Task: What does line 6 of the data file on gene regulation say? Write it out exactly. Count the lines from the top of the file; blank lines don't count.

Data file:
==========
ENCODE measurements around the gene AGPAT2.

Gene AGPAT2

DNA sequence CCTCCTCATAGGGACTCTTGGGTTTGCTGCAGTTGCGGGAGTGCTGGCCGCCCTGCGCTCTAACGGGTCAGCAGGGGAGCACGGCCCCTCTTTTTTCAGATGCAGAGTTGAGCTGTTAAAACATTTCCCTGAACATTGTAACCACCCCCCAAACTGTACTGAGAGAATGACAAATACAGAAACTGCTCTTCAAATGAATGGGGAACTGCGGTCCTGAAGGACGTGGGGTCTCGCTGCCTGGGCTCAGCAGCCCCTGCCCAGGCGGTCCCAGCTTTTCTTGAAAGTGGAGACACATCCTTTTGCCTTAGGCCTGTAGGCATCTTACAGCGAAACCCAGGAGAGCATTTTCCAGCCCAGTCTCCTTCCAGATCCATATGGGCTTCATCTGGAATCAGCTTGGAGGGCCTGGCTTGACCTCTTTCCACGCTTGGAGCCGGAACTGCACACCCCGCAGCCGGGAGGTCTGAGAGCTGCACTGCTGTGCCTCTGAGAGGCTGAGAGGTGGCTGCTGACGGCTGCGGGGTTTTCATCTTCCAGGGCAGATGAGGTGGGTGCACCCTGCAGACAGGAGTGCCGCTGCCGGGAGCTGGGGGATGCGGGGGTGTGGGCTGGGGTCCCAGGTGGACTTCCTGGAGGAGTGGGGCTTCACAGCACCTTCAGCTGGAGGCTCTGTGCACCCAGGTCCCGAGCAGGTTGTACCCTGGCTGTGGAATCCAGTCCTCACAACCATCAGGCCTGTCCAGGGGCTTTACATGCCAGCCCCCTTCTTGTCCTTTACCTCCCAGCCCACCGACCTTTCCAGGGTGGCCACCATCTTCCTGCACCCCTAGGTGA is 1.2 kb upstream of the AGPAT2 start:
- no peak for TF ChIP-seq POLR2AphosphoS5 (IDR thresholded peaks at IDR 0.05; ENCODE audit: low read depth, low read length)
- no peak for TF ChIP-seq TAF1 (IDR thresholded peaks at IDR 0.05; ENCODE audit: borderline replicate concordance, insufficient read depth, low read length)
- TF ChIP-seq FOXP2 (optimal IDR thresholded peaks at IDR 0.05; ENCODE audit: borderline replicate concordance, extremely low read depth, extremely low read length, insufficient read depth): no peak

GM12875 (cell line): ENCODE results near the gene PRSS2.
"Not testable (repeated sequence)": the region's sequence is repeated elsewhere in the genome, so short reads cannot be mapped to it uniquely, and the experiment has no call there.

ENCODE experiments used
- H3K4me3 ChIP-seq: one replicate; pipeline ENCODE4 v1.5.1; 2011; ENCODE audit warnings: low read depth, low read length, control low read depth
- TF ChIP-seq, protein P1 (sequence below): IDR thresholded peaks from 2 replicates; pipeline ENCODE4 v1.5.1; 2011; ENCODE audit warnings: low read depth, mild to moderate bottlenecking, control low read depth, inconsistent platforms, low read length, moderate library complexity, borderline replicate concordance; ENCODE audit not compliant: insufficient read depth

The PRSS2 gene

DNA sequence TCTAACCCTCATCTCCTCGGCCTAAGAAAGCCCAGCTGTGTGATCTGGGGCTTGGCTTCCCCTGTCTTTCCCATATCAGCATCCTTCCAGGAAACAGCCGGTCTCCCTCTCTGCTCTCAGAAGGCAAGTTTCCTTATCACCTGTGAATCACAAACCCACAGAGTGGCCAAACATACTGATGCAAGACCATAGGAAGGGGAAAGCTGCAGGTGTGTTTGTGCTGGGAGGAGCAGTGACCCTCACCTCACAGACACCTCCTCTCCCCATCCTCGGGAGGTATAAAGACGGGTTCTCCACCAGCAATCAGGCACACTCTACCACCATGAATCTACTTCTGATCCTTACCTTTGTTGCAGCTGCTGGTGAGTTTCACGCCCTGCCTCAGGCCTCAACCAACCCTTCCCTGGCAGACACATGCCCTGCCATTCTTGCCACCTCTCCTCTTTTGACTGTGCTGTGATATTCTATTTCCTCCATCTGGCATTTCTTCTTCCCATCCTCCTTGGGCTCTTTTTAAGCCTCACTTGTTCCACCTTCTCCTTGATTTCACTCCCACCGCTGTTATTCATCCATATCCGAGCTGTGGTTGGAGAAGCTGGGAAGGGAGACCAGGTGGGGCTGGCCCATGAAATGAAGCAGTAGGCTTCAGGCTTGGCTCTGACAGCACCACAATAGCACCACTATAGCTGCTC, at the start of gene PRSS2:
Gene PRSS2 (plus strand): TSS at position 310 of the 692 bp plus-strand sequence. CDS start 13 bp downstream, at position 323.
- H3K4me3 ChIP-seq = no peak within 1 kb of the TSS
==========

- TF ChIP-seq FOXP2 (optimal IDR thresholded peaks at IDR 0.05; ENCODE audit: borderline replicate concordance, extremely low read depth, extremely low read length, insufficient read depth): no peak